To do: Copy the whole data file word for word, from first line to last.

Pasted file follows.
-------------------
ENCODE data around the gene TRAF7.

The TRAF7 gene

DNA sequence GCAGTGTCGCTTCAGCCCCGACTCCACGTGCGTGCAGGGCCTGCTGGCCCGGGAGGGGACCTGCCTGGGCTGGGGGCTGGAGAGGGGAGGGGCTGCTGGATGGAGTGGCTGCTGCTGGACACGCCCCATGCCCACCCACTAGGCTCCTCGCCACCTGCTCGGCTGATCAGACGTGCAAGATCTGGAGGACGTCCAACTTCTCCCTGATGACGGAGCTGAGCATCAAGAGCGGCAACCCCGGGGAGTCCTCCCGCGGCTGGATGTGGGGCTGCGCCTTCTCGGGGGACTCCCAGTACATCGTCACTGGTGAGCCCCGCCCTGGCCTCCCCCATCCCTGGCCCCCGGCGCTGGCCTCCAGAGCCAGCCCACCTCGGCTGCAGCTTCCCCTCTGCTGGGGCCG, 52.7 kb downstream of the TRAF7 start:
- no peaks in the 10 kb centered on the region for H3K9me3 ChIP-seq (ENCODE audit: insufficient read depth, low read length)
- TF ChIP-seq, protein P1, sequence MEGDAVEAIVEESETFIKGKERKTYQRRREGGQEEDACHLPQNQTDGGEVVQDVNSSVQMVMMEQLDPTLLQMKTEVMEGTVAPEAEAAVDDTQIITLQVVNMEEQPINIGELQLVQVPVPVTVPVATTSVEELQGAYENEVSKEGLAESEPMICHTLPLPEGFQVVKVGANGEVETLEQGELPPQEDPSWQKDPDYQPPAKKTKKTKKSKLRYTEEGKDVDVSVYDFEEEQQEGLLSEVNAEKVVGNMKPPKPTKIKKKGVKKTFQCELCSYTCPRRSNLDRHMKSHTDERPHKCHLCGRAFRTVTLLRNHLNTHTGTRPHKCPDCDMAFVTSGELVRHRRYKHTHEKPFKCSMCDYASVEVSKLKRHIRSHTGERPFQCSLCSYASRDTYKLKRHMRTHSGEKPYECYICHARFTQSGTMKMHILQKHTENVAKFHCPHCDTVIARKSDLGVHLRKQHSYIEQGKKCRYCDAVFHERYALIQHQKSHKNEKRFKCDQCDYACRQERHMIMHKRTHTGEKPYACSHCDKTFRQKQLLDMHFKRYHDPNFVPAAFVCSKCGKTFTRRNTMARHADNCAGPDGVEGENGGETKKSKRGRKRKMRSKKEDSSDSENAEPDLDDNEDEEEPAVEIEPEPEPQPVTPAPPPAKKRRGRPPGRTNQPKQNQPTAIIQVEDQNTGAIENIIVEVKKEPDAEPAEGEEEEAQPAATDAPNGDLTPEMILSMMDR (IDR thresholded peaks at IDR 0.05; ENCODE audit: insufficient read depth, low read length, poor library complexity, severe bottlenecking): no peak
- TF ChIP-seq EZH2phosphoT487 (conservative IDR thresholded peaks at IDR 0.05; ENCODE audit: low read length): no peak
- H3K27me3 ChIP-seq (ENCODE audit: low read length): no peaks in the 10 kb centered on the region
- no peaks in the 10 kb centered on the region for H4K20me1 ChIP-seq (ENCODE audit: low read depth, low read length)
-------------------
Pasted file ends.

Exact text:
ENCODE data around the gene TRAF7.

The TRAF7 gene

DNA sequence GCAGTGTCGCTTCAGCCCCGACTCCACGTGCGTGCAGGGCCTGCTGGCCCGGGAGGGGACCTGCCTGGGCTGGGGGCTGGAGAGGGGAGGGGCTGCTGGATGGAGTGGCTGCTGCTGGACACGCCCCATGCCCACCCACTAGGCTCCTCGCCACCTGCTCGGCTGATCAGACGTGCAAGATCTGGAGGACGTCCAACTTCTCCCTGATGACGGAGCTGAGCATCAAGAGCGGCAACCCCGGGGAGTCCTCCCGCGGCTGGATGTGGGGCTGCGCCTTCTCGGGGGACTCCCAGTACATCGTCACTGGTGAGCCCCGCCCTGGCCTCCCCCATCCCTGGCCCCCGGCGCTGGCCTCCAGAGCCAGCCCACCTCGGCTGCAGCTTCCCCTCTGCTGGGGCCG, 52.7 kb downstream of the TRAF7 start:
- no peaks in the 10 kb centered on the region for H3K9me3 ChIP-seq (ENCODE audit: insufficient read depth, low read length)
- TF ChIP-seq, protein P1, sequence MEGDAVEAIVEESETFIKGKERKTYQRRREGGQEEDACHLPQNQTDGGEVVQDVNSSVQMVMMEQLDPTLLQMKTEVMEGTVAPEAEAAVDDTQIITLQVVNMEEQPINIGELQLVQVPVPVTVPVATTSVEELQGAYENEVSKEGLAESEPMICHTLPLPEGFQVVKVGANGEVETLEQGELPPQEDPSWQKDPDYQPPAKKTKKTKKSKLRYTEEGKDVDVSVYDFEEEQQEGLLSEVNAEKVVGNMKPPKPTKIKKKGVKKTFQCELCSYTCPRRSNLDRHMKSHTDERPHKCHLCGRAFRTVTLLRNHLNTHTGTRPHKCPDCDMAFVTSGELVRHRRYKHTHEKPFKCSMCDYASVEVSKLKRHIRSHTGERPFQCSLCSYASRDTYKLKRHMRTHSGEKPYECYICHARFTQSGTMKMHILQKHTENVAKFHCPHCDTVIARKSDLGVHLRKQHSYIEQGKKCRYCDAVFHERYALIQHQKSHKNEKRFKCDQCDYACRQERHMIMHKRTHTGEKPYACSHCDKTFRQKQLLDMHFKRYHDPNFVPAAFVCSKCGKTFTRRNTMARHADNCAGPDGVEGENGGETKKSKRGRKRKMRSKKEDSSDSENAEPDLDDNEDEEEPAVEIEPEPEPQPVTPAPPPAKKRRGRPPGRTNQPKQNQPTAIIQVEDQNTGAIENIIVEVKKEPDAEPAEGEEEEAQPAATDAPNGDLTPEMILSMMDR (IDR thresholded peaks at IDR 0.05; ENCODE audit: insufficient read depth, low read length, poor library complexity, severe bottlenecking): no peak
- TF ChIP-seq EZH2phosphoT487 (conservative IDR thresholded peaks at IDR 0.05; ENCODE audit: low read length): no peak
- H3K27me3 ChIP-seq (ENCODE audit: low read length): no peaks in the 10 kb centered on the region
- no peaks in the 10 kb centered on the region for H4K20me1 ChIP-seq (ENCODE audit: low read depth, low read length)